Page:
Total posts in this category: 39


India has changed beyond recognition

Posted August 15, 2017

Evening Standard




70 years after independence, the India I know is losing its way

Posted August 2, 2017

The Guardian


As the country celebrates 70 years of independence, it seems to be turning its back on the secular, tolerant society I remember growing up in Mumbai.


In 1960, 13 years after India won freedom, the American writer Selig Harrison published India: The Most Dangerous Decades. He feared “the collapse of the Indian state into regional components” ruled by communists. Predicting that India would never be able to match China, he wrote: “The west confronts the unmistakable fact of a dominant central authority in China, it is possible that in an unstable India no outsider will be able to say with assurance where political legitimacy resides.”


Such views were not confined to foreigners. Three years earlier, Chakravarti Rajagopalachari – a confidant of Gandhi, and the first Indian governor-general of the country – had predicted that “the centrifugal forces will ultimately prevail”, bringing anarchy or fascism. And my most vivid memories of growing up as one of the midnight’s children generation – born as the union jack was hauled down from Delhi’s Red Fort at midnight on 15 August 1947 – are of listening to my parents’ generation, who had survived partition, mournfully surveying the country’s future, some even hoping the British would come back.

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Letter to the Times

Posted March 29, 2017

Love of British Rule

Sir, Contrary to Victoria Bagshaw’s belief (letter, Mar 25), Ramsay MacDonald did not love India, he loved the idea of the British ruling India. In The Awakening of India he wrote: “For many a long year British sovereignty will be necessary for India . . . Britain is the nurse of India. Deserted by her guardian, India would be the prey of disruptive elements within herself as well as victims of her own too-enthusiastic worshippers.”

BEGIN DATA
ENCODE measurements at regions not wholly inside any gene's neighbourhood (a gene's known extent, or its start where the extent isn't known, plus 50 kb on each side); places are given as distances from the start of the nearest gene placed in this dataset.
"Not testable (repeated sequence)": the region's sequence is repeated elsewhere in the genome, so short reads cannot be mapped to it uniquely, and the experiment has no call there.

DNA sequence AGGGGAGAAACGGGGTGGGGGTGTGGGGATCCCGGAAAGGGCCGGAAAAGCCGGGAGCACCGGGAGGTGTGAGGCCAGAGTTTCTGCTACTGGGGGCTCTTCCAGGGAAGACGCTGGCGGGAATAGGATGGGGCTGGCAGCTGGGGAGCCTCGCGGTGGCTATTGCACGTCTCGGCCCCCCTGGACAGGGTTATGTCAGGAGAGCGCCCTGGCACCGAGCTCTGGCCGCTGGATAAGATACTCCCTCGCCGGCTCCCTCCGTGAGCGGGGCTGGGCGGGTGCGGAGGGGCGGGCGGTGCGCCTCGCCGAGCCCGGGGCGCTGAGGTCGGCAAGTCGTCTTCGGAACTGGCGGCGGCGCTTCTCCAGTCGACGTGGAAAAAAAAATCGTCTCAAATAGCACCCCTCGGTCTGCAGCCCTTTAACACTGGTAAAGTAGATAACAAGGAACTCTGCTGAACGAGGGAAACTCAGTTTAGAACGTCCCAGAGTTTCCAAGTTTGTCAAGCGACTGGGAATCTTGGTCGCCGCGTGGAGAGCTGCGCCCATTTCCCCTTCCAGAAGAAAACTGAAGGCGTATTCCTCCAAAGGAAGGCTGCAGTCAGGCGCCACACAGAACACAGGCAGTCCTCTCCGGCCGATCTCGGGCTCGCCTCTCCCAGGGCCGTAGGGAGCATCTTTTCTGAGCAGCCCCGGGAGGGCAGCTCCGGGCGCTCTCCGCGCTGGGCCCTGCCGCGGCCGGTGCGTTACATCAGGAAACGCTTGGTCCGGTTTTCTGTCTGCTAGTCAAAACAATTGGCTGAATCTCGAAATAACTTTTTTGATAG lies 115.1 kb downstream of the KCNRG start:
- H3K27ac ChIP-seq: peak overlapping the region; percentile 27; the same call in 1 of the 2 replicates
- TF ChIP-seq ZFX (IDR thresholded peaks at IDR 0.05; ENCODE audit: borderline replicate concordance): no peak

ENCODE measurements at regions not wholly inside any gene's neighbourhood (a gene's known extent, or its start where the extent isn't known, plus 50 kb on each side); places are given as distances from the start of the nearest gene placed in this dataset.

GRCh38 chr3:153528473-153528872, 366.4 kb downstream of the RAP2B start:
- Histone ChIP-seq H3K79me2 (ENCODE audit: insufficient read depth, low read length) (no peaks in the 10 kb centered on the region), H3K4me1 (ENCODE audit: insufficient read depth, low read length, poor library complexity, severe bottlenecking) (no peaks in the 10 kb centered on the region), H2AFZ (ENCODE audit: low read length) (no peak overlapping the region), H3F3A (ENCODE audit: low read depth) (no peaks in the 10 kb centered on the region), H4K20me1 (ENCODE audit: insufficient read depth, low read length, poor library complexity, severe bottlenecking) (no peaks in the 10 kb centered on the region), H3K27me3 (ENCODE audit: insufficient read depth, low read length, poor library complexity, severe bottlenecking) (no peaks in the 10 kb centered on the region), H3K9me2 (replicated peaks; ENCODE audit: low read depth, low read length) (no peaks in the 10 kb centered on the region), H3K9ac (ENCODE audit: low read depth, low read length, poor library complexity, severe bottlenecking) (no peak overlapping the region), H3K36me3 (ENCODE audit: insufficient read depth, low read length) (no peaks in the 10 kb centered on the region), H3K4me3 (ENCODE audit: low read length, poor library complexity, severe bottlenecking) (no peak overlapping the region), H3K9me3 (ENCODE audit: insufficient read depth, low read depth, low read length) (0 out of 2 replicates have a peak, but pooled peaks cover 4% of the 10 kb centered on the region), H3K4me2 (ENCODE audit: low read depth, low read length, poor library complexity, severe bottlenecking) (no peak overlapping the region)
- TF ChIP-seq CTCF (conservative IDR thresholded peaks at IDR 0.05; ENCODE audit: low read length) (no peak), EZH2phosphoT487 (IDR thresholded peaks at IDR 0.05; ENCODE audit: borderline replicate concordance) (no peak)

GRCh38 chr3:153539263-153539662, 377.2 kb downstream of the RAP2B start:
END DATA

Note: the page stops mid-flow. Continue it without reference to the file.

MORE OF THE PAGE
Not many Indians today would care for Theresa May posing as a “nurse” come to look after a sick India.

Mihir Bose, London W6

Letter to The Times : What Britain needs to do to keep partnership with India post-Brexit

Posted March 23, 2017

The Times


Sir, Matt Ridley (Mar 20) is right that the British cannot build a post-Brexit partnership with India on the basis of renewing old imperial ties. Colonial rule was not only exploitative but the Raj made it clear that Indians could never be the equal of the British. What is more, very few in Britain knew, or even cared, about India. No serving British prime minister visited India during the Raj. While millions flocked to Australia and New Zealand building up family ties that endure, very few Britons went to India, and the last census in 1931 showed that 154,691 Britons, fewer than the then population of Hull or Nottingham, lived in India. It is only within the past 20-odd years that the British have really begun to get to know India, as series such as The Real Marigold Hotel and Rick Stein’s India demonstrate. A partnership of equals is possible (letter, Mar 22), but not if British ministers parrot on about a shared historical past. That will only remind Indians of how much the British took from India.
Mihir Bose

Journalist and author, London W6

Mihir talks about his new book – Silver: the spy who fooled the Nazis

Posted December 12, 2016

To watch Mihir talking about his researches into Silver the only quintuple agent of the Second World War and his fascinating new discoveries about this remarkable man, please click here.

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